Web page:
I loved that he often carried music around with him, earmarked for specific people he intended to give it to. He once had a Chris Brokaw LP he bought me, and since we crossed paths at least once a week, he kept it handy. Somehow we kept missing each other, and when we finally met up weeks later (after the obligatory kiss), he immediately apologized - "I'm so, so sorry... I gave your Brokaw album to someone else who I knew would love it." It was summer, and he feared it would warp. I assured him I understood, because I totally did.
I remember when the Willard Grant Conspiracy played the Lily Pad a couple years back, Billy stormed in mid-set, either bought or brought in an armful of merch, and had to leave before the band was done their last song. Most people would quietly exit, but not Billy - he gave Robert Fisher a mid-song goodbye kiss, started to leave, then decided guest Chris Brokaw needed one, too. So he heads back up, plants one on him, and proceeds to spill the merch on the stage. Aliza captured much of this on video, below. Watching it is so painfully bittersweet - Billy looks right her camera - and you can hear him saying "Too much merch!". As if he ever thought there was any such thing...
Billy hated email. Loathed it. But for someone who did, he sure wrote epic ones. Digital pages and pages of non-capitalized text filled with links to bands he loved that you needed to set aside serious time to decode. I think that's why he couldn't stand it - too much effort to say everything he needed to get out. He was a conversation kinda guy, that's where he shined - and he missed the days when he'd spend all day on the phone booking shows at the Middle East. The internet was way too impersonal for Billy, and he just didn't have the patience for it. He needed your answer now. Needed to know what you thought, how you felt, right then. A prime example was him tracking down Ryan from Hallelujah the Hills by phone at a club in Knoxville, TN because it couldn't wait. I wish I'd taken more of Billy's calls.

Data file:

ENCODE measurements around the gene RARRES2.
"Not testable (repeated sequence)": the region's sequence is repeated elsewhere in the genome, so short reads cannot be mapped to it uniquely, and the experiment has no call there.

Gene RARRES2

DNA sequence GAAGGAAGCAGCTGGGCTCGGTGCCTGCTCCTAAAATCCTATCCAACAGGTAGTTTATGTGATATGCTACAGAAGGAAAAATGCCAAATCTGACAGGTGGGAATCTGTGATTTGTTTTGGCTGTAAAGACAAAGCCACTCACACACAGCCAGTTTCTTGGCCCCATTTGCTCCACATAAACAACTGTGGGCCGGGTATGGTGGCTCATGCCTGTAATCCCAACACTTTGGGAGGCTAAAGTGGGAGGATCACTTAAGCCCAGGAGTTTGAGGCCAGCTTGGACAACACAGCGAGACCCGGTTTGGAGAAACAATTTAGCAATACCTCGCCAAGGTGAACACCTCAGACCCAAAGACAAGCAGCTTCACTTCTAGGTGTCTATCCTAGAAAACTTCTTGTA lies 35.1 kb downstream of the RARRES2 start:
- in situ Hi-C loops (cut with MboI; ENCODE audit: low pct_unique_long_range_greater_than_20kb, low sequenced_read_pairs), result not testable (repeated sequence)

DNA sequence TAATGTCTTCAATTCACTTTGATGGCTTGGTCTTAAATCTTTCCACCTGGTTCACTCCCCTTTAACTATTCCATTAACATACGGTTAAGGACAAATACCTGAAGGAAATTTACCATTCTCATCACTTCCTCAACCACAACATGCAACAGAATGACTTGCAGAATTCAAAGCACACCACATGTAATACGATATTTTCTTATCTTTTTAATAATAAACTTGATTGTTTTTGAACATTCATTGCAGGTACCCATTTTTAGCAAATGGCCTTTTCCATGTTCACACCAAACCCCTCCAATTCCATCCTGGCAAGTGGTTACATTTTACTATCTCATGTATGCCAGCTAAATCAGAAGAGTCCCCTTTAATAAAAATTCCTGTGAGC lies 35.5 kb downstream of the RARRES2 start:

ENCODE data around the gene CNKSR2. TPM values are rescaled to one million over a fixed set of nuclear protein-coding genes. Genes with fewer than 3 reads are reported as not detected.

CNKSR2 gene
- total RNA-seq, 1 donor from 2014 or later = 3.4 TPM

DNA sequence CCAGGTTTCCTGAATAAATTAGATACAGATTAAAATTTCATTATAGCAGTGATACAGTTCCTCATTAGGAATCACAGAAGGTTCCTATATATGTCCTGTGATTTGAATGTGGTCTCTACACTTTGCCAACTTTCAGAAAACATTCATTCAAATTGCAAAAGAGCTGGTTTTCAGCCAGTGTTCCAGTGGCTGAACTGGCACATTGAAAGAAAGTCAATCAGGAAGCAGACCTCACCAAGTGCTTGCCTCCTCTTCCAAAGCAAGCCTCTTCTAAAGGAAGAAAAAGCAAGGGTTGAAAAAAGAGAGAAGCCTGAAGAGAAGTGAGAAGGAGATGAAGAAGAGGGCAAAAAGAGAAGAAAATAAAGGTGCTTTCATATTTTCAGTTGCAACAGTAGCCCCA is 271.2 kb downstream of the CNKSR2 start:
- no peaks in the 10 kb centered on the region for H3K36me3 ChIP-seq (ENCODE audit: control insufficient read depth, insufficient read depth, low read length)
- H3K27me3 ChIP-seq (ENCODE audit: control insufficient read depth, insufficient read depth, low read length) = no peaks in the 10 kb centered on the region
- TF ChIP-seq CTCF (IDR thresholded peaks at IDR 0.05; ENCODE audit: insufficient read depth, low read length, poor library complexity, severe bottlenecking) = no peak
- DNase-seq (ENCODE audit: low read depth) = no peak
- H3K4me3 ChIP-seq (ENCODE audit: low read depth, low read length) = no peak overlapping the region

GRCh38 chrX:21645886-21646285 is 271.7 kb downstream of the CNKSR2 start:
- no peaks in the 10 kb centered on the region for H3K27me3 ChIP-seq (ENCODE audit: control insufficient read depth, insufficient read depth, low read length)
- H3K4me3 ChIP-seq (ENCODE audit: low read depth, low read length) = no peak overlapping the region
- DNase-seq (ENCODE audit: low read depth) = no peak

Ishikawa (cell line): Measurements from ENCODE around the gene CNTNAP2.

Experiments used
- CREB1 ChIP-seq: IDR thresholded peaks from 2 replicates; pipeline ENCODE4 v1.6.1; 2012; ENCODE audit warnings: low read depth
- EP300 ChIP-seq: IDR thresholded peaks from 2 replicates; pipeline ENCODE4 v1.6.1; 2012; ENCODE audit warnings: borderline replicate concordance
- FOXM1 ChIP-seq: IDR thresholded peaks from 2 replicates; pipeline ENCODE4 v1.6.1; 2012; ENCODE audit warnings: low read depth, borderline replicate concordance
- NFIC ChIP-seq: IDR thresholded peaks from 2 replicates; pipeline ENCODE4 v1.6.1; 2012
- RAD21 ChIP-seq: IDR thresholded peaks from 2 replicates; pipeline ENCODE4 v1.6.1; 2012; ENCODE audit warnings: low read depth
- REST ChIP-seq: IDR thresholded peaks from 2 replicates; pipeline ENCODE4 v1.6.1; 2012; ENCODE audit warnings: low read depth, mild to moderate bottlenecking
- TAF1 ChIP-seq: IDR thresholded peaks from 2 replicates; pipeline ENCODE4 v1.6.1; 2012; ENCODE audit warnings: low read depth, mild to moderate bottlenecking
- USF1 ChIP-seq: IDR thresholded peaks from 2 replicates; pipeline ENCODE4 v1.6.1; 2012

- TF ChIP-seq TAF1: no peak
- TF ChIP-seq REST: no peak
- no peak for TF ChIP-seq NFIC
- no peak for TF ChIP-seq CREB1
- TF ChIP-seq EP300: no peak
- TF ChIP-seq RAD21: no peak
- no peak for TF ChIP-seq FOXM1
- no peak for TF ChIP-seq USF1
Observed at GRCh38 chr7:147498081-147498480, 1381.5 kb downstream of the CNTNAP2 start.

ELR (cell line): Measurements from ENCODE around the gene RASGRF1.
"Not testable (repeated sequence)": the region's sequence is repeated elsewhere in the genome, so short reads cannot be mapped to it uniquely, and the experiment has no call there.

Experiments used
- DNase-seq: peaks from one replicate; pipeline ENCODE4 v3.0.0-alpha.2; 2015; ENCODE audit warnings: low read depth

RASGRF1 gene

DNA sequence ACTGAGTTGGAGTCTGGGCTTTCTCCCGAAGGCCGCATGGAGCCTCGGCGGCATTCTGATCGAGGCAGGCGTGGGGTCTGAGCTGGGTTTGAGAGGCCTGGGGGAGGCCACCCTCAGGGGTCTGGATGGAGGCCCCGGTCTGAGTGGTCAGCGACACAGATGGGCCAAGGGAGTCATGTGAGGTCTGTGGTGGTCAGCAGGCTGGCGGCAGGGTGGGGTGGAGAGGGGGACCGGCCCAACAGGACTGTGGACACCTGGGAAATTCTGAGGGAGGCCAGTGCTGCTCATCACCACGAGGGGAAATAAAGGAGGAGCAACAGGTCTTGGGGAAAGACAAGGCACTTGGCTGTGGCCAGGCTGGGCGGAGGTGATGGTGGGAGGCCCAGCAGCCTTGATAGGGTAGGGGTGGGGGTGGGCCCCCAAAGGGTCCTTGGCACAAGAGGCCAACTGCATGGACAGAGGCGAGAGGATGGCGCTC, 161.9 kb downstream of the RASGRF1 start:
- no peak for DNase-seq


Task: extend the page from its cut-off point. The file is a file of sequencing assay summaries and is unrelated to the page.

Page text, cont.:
How generous was Billy? Sure, there was all the food he handed out, all the merch he bought from bands he loved (he'd buy multiples then give them away), all the donations he made to the Boston-area organizations (WMBR, Girls Rock Camp Boston, many, many more). He'd put together benefits for friends in need and spend more to organize them than he could possibly make back. The first time I discovered this - when he told he'd paid hundreds of dollars to fly a band here to play a benefit that raised, well, several hundred dollars less than that - my obvious first thought was, well, he could have just given money straight to his friend. And of course he knew that, but doing so wouldn't have been Billy-esque. He needed to throw a party, finances be damned, to show his friend how many people cared.
Which brings me to the last thing I'll share, and the foremost thing that will come to mind whenever I think of Billy: When Amie was diagnosed last year, and I hastily put together that spirit-raising benefit at the Middle East, Billy couldn't be there. When he realized this, he contacted me and sounded crushed, more regretful than people we've known forever - and immediately offered to put together another entirely separate benefit later on. We politely declined, despite his persistence - he was a hard man to say no to - and when I next saw him he tried to put far too much money into my hand for Amie and the breast cancer organization we had chosen. He also gave us the phone number for a driver he used, telling Amie to call him up whenever she had chemo or didn't feel well enough to drive, on him. For months, when I'd see him, the first thing he'd ask was "How is Amie?".
Everyone knows how much Billy loved Boston and its music scene, but more importantly, more tellingly, Billy cared about the people who were part of it. And this place will never be the same in his absence.